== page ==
Reuters blog archive

from Breakingviews:

Rival’s split makes it harder for Dow to resist

By Kevin Allison
The author is a Reuters Breakingviews columnist. The opinions expressed are his own.

Andrew Liveris may find it harder to keep Dow Chemical together now that a smaller rival is planning to break up. The Dow boss has resisted activist hedge fund manager Dan Loeb’s campaign to split the $60 billion company into separate petro- and specialty chemicals groups. Competitor FMC’s decision to hive off its agriculture and pharma businesses from stodgier commodity minerals should create a more valuable company. The voluntary split makes it harder for Liveris to argue why he’s resisting activist pressure to do the same.

There are decent parallels between the two companies. While $10 billion FMC is dwarfed by Dow in market cap, they both sport specialty chemical businesses. The better operating margin and revenue growth here is being overshadowed by a decent but weaker performance in minerals at FMC and petrochemicals at Dow.

The two companies also trade below their best-performing peers – Dow at 16 times and FMC, before today’s announcement, at around 17 times consensus earnings estimates for this year. Monsanto, by contrast, which deals purely with agriculture, sports a multiple of 20 times expected earnings.

from Cancer in Context:

Foods that are thought to be the best for fighting cancer


A good source of fiber and vitamin C. Most of the antioxidant power they provide comes from phytonutrients, or photochemicals, including Quercetin, a flavonoid that shows anti-inflammatory and antioxidant properties. 


An excellent source of vitamins C and K, manganese and a good source of dietary fiber. They are among the fruits highest in antioxidant power, largely due to their many phytochemicals, including Anthocyanins, catechins, quercetin, kaempferol and other flavonoids, Ellagitannins and ellagic acid, Pterostilbene and resveratrol.

from Cancer in Context:

Food for thought: Will almonds be part of a cancer-fighting arsenal one day?

A recent PET scan revealed cancer growth in one of my lymph nodes, a setback that means I get more chemotherapy.

My doctor characterized this as “a bump in the road” as opposed to “a major detour,” but the disappointment left me with an overwhelming feeling of losing control. I had thought the chemotherapy I got over the summer had kept the cancer at bay, but the results from the Positron Emission Tomography showed otherwise.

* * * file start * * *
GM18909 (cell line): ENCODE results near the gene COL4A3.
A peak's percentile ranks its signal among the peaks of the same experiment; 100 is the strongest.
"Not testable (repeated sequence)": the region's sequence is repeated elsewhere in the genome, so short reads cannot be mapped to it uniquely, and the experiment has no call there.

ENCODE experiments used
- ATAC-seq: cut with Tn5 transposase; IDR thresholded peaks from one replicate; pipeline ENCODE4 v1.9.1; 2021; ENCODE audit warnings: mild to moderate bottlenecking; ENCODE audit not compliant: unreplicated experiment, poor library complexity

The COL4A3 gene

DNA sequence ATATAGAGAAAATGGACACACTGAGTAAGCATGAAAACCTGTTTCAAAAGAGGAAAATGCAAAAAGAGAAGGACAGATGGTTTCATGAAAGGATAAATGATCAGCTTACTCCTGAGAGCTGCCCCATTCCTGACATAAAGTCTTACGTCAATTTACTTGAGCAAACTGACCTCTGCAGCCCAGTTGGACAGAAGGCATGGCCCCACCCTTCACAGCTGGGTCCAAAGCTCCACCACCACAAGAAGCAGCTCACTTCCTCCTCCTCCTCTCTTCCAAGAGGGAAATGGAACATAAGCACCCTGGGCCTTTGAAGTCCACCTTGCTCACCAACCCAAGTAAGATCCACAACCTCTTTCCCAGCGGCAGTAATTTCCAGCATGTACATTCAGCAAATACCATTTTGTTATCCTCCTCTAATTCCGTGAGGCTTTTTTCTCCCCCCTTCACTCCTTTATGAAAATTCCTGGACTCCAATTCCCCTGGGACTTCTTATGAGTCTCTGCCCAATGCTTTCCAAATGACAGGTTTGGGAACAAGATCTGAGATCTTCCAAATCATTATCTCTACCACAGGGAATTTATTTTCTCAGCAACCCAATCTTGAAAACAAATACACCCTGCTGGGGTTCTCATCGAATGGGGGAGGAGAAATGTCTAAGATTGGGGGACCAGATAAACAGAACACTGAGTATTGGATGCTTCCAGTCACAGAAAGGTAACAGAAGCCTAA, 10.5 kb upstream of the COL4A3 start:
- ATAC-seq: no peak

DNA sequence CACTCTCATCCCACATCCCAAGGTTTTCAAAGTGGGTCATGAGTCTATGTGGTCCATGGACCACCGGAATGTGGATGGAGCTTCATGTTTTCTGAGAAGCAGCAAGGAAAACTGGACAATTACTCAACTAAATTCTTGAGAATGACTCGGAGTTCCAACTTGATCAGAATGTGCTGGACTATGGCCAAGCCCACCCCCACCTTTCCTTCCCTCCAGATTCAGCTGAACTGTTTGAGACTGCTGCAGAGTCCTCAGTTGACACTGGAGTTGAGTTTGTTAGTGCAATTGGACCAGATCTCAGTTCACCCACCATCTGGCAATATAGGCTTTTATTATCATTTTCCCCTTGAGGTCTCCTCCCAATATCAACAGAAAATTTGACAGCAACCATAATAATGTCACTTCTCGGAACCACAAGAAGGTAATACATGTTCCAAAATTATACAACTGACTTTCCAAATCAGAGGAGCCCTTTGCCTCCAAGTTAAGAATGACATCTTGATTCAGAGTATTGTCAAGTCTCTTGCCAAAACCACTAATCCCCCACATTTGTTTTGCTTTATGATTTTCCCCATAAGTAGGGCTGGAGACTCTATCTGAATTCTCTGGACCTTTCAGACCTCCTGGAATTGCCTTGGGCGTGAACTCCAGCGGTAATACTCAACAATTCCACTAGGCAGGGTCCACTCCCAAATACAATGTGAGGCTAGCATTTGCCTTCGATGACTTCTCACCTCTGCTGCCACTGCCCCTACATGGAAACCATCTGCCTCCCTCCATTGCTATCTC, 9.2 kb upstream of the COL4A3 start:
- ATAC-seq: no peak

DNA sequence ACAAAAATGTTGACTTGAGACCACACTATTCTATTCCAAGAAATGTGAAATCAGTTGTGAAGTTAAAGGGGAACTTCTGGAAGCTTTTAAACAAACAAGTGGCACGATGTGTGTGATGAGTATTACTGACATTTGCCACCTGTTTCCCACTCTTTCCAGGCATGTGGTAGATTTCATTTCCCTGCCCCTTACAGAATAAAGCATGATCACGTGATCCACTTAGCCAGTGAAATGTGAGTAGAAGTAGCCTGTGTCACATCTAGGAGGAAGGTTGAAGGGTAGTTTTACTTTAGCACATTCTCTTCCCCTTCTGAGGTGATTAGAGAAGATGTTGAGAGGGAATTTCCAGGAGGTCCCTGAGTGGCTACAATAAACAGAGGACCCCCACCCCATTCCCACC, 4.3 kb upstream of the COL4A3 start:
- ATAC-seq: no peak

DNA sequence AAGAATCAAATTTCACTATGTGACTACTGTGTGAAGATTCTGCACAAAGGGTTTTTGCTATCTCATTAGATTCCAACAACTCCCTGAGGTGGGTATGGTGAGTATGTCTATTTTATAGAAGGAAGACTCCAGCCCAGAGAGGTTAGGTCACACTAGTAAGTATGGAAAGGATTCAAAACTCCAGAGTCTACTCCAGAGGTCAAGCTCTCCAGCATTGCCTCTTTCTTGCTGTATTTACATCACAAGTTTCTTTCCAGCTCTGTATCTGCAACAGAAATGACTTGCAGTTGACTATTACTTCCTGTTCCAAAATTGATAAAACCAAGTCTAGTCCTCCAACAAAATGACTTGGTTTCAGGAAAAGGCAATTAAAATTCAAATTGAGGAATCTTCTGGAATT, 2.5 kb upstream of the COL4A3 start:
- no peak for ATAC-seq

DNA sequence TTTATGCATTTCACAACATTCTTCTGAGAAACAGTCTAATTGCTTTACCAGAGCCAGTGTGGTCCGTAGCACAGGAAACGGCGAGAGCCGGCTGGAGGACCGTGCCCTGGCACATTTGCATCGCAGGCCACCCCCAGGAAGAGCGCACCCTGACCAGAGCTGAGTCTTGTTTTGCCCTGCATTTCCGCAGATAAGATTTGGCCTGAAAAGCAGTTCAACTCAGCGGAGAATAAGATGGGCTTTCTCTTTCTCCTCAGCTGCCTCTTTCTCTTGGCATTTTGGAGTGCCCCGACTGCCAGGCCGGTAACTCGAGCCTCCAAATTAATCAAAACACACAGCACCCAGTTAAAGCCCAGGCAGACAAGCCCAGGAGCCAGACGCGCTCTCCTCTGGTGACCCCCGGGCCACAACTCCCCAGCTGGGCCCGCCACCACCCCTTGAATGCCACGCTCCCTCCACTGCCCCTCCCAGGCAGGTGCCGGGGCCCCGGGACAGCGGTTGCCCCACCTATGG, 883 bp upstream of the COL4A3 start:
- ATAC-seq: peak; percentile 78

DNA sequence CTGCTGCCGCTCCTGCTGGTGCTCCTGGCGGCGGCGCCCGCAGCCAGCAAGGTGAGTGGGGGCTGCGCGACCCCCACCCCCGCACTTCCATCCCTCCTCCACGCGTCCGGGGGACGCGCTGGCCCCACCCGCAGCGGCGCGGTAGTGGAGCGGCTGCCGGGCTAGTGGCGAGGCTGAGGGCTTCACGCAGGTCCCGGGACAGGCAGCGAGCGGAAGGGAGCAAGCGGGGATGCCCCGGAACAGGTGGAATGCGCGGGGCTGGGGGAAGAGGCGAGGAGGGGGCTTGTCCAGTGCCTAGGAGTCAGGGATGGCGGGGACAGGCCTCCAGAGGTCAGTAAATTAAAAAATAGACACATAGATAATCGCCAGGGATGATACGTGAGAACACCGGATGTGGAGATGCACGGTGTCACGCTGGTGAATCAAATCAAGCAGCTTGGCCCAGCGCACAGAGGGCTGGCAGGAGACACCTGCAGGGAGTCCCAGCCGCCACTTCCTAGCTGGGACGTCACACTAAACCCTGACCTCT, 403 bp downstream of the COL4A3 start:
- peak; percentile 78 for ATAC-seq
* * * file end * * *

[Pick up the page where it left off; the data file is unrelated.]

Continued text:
from Afghan Journal:

Afghan mining roadshow opens; temptation, trepidation for India, China


Afghan authorities have organised a roadshow in London that opens on Friday aimed at drumming up interest in the country's mineral wealth variously estimated at anything from $1 trillion to $3 trillion.

India and China, the regional heavyweights, are the top candidates to fight for a piece of the action in their immediate neighbourhood. If there are such large reserves of copper, iron ore and key industrial metals such as lithium lying untapped in their neighbourhood you would expect them to invest heavily in Afghanistan to feed their supercharged economies.

from Afghan Journal:

It’s all mine, says Afghan media

Quick, find some lithium before the batteries run out...

(Quick, find some lithium before the batteries run out... pic by author)

A colleague blogged earlier this week about the report that says Afghanistan is sitting on a veritable fortune in mineral resources -- between $1-3 trillion, depending on how optimistic you are.

Although another colleague analysed more critically what enormous difficulties need to be overcome to see even a fraction of that sum, it hasn't stopped the Afghan media from getting excited.

from Summit Notebook:

Audio – A little less joy down the road for Joy Global

Mining and construction equipment maker Joy Global actually had a pretty good week for itself.

The company released its first-quarter results last Wednesday, which topped Wall Street's expectations and sent the shares up more than 15 percent.